The Democrats’ Mod Squad

The Democratic candidates remind me of the Nixon-era TV series “The Mod Squad”: One white, one black, one blonde.

And really, that’s all I know about the show and about all I know about the candidates. What are the differences among them? Obama is eloquent and elegant. Hillary is earnest. Edwards is TV-actor cute and shouts more than the others–not that that ended up counting for much.

And like the TV show, the Democrats’ Mod Squad is based on a lot of ideas that seemed cool in the early ’70s –  energy independence, groovy kinds of alternative energy, national health insurance, fine-tuning the economy, higher taxes, cheap money, interest rate freezes, corporation-bashing, and ending the war but not any time soon.

So instead of a bridge to the 21st century, the Democrats this year are offering us a bridge to the post-Woodstock era.

But the good news is that while the early ’70s were marked by plenty of policy disasters—Nixon’s wage and price controls, Ford’s “Whip Inflation Now” buttons, Carter’s “turn down your thermostats”—those things did make more people aware that the old regulatory policies had dramatically slowed down economic growth. As the ’70s went on and turned into the early ’80s, good things actually started to happen. Transportation, energy, finance, and telecommunications were deregulated. Capital gains and then income tax rates were reduced. Both large corporations and large unions were on the decline. CNN, Microsoft, and Apple were founded. Blacks, women, and gay people moved into the mainstream of society. After Watergate and Vietnam, Congress curbed some of the powers of the presidency.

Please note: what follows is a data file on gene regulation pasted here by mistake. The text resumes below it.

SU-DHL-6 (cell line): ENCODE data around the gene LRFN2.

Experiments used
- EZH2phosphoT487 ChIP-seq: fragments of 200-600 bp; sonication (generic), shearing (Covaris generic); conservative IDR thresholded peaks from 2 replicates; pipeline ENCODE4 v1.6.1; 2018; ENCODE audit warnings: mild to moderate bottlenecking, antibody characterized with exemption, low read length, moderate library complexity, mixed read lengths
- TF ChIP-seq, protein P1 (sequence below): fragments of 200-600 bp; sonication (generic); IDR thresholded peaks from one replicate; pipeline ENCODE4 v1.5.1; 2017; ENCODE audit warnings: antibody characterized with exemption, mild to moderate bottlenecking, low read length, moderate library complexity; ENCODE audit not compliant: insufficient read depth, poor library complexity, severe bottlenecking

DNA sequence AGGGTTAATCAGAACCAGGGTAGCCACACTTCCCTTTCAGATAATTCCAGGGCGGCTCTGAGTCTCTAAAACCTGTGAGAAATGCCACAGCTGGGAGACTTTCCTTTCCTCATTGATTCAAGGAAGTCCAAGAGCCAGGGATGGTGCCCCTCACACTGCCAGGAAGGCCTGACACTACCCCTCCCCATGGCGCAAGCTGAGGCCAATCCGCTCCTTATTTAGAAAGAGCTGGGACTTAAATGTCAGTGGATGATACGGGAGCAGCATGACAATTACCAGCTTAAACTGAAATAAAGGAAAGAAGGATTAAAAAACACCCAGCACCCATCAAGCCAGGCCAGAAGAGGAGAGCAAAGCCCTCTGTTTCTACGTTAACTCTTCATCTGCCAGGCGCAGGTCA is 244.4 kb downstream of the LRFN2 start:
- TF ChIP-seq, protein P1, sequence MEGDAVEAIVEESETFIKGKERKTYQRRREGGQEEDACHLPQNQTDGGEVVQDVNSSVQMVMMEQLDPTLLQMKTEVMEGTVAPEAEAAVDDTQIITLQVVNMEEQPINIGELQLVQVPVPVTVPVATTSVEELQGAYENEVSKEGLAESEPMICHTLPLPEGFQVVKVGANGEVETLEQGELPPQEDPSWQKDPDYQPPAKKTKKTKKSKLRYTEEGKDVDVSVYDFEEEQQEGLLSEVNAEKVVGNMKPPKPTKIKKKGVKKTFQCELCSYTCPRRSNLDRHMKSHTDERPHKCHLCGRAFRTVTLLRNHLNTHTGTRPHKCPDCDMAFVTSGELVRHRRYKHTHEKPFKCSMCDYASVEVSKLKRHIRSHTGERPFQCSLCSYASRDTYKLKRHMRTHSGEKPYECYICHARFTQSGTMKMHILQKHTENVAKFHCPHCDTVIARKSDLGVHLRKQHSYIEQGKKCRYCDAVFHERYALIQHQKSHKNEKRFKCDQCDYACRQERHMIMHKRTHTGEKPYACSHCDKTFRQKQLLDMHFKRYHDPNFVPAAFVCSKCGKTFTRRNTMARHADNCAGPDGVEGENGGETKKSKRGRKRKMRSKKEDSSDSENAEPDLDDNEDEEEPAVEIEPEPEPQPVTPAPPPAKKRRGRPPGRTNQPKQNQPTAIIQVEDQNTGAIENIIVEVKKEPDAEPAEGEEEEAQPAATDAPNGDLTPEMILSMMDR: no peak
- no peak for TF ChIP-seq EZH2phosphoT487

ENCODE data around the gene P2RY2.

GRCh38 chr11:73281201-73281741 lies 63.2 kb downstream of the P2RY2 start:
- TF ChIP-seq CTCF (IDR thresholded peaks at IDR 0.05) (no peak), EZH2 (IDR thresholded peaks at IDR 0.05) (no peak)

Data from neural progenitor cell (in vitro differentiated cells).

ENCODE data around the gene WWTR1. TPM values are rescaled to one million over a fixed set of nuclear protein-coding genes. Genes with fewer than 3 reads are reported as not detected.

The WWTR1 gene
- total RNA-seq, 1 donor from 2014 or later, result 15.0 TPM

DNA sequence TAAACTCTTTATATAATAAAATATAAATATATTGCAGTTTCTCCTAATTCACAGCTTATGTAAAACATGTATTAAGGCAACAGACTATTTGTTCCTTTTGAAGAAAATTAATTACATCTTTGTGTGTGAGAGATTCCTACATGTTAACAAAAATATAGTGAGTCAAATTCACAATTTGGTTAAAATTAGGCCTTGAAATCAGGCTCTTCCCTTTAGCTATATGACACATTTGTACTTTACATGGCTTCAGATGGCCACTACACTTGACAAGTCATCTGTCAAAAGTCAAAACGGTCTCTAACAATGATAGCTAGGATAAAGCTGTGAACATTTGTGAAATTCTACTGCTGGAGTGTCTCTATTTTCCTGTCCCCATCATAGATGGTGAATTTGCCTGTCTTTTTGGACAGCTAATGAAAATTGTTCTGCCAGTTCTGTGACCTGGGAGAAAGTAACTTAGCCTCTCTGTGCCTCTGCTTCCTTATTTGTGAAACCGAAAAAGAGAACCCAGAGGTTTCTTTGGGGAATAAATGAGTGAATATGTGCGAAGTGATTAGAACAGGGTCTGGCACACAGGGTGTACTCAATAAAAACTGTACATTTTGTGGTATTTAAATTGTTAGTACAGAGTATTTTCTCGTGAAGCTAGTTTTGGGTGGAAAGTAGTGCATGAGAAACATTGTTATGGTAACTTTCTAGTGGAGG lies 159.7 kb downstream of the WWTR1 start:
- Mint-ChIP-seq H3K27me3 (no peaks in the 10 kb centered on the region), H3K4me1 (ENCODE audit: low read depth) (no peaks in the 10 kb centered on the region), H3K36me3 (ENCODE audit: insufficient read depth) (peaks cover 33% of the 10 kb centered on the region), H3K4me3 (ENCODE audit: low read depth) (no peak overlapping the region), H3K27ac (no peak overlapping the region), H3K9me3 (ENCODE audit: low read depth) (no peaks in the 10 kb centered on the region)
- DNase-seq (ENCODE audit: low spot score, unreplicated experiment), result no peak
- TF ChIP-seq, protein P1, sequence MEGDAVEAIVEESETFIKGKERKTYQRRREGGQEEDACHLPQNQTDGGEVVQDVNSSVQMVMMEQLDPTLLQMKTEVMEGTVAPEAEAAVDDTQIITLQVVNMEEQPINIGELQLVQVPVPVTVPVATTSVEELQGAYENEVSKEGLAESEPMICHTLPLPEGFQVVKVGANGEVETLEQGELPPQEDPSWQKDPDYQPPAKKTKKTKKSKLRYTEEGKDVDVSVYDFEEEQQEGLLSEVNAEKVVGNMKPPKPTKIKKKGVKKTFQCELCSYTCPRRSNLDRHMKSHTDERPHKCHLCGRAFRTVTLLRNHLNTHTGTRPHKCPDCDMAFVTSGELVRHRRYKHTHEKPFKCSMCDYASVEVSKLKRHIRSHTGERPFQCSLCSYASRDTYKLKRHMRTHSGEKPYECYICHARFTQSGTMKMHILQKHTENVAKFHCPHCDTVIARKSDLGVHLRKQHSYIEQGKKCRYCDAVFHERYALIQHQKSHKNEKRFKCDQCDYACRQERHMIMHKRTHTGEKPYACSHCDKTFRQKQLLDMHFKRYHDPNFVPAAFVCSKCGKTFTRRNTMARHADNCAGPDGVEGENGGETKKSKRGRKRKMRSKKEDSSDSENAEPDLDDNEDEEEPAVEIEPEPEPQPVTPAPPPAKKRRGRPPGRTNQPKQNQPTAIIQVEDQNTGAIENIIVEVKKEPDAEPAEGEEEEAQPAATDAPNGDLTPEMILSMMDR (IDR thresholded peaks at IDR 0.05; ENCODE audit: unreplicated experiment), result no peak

Maybe the Mod Squad will once again be a precursor of better times to come.

Is FISA about Trial Lawyers?

One of the biggest canards of the FISA debate is the notion that congressional Democrats who oppose telecom immunity do so because, as Dick Cheney put it recently, they want to “leave open the possibility that the trial lawyers can go after a big company that may have helped” with the administration’s illegal wiretapping program.

Glen Greewald points to an interview with Cindy Cohn of the Electronic Frontier Foundation, the organization spearheading one of the biggest lawsuits against AT&T:

GG: John Boehner, the House Minority Leader, was on Fox News on Sunday arguing for telecom immunity, and this is one of the things he said in explaining why he believed in amnesty: “I believe that [telecoms] deserve immunity from lawsuits out there from typical trial lawyers trying to find a way to get into the pockets of the American companies.”

Is that an accurate description of your lawsuit and your organization?

CC: No, we are not plaintiff’s attorneys… . He’s welcome to come and visit our offices and if he still thinks that we’re rich plaintiffs’ attorneys after he’s visited our little tiny Mission Street offices, then I have a bridge to sell him. We’re a small, struggling nonprofit with a very tiny budget — and we’re doing this because we’re committed to protecting people’s privacy in the digital age.